Nigerian government pays no compensation to families of slain cops, 16 months after Boko Haram attack

Nigerian Police

The families narrated their ordeal.

Some officers of the Kano State Police Command on Thursday lamented the failure of the federal government to pay any compensation to families of police officers killed during an insurgent attack, 16 months ago.

About 40 police officers were among the 192 people killed when terrorists struck in Kano on January 20, 2012. The Boko Haram later claimed responsibility for the multiple bombings and killings.

The challenges of the families of the victims were raised at the Bompai headquarters of the Kano State Police Command during the visit of Presidential Committee on Dialogue and Peaceful Resolution of Security Challenges in the North led by Minister of Special Duties, Kabiru Turaki.

The authorities of Kano Command said families of the slain officers have not received any form of support from the government since the unfortunate incident.

They said the government support would have assisted in cushioning the effects of the families’ anguish.

The Committee was told that the Command lost 40 officers in the attack while a total of 192 persons were killed, including security personnel from the Department of State Security Services (DSSS), Immigration, and Customs.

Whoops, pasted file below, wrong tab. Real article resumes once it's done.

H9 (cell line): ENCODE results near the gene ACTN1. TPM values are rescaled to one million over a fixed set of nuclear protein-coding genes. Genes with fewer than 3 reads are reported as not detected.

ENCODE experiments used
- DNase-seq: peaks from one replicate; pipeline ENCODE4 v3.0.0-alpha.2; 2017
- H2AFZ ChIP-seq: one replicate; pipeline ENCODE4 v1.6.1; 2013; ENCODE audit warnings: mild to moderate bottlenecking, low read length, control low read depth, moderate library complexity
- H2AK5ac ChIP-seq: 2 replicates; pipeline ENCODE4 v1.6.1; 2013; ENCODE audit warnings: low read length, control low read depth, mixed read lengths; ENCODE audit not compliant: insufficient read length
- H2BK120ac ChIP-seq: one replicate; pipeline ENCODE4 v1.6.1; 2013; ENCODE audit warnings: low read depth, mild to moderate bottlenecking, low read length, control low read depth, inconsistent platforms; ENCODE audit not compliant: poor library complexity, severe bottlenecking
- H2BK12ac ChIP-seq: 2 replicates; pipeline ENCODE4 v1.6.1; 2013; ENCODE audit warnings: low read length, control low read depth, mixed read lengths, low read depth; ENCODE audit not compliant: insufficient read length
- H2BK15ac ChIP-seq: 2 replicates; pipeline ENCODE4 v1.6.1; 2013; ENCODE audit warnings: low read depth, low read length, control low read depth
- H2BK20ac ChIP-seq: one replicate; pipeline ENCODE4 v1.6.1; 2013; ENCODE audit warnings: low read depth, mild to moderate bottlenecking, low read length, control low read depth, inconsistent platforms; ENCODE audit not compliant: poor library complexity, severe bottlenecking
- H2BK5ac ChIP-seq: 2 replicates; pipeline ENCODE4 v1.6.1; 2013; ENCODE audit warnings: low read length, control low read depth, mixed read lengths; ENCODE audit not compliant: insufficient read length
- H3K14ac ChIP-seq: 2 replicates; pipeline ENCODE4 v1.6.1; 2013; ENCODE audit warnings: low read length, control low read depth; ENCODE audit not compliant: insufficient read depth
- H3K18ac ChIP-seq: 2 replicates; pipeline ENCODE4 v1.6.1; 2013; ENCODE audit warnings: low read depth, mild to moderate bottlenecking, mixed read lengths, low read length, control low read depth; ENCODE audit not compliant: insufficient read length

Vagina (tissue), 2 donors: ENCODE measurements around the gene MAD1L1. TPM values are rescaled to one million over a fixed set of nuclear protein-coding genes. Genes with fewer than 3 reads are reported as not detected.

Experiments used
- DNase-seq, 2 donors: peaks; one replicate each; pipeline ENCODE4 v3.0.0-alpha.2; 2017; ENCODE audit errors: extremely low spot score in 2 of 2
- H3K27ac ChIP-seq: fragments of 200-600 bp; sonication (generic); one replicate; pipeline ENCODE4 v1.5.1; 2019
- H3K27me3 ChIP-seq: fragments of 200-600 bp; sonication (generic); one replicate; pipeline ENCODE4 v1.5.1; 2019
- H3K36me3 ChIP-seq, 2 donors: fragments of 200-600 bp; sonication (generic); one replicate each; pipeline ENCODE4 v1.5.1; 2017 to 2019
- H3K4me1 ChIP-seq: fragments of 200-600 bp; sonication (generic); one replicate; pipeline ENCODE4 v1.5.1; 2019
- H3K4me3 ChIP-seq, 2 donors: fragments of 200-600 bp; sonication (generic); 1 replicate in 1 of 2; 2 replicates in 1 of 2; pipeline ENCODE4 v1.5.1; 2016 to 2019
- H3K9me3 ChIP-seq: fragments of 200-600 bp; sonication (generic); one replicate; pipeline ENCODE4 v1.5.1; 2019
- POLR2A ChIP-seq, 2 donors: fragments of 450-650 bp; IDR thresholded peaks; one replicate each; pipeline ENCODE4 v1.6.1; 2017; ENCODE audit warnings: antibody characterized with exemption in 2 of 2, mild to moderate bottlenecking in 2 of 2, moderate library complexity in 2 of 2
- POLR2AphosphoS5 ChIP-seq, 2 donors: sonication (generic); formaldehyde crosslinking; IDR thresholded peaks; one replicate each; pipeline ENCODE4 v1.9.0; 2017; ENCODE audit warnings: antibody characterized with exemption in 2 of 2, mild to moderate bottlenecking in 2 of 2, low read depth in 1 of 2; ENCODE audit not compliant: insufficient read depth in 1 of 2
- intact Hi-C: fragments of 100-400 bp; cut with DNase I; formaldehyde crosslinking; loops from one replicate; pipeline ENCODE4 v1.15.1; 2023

The Kano Police Command also said that over 6000 Improvised Explosive Devices (IEDs) have been intercepted by the Command’s Bomb Disposal Unit.

The amnesty committee members were taken round the Police headquarters where they inspected assorted explosives seized from suspected insurgents.

The committee members also chatted with the bereaved families of the slain police officers during which the chairman of the Committee promised that efforts would be geared towards their immediate compensation.

Mr. Turaki told the bereaved families that, “you are not going to be abandoned, you are not going to be rejected, we will take your case to the Federal Government; and through our recommendations, Mr. President will surely attend to your needs and support you.”

He added that the government is not insensitive to their plights and therefore would ensure that their families, particularly, the children won’t suffer.

“They will be well taken care of in terms of their education and other welfare,” he said.

He also used the occasion to evaluate the gains so far recorded by the Committee, saying that the Federal Government’s decision to release the vulnerable suspects of the Boko Haram sect in various detention centres across the country was part of the Committee’s recommendation and measures towards ensuring speedy resolution of the conflict.

He said that their mission to Kano was to have interactive session with stakeholders, saying “we have received more information, more advice that will enable us go about the assignment with more sense of understanding.”

He also cleared the air on the notion that the Emergency Rule in Yobe, Borno and Adamawa would jeopardize the activities of the Committee, pointing out that, “there is no contradiction between the Emergency Rule and the Committee.”

“Nigeria is not at war. Even in countries where there is war, dialogue is also applied,” he said.

“No responsible government will sit down and allow a group of individuals to threaten lives and properties. The issue is that those who want to take the option of dialogue will have it; and those who want to continue to fight will continue to fight.”


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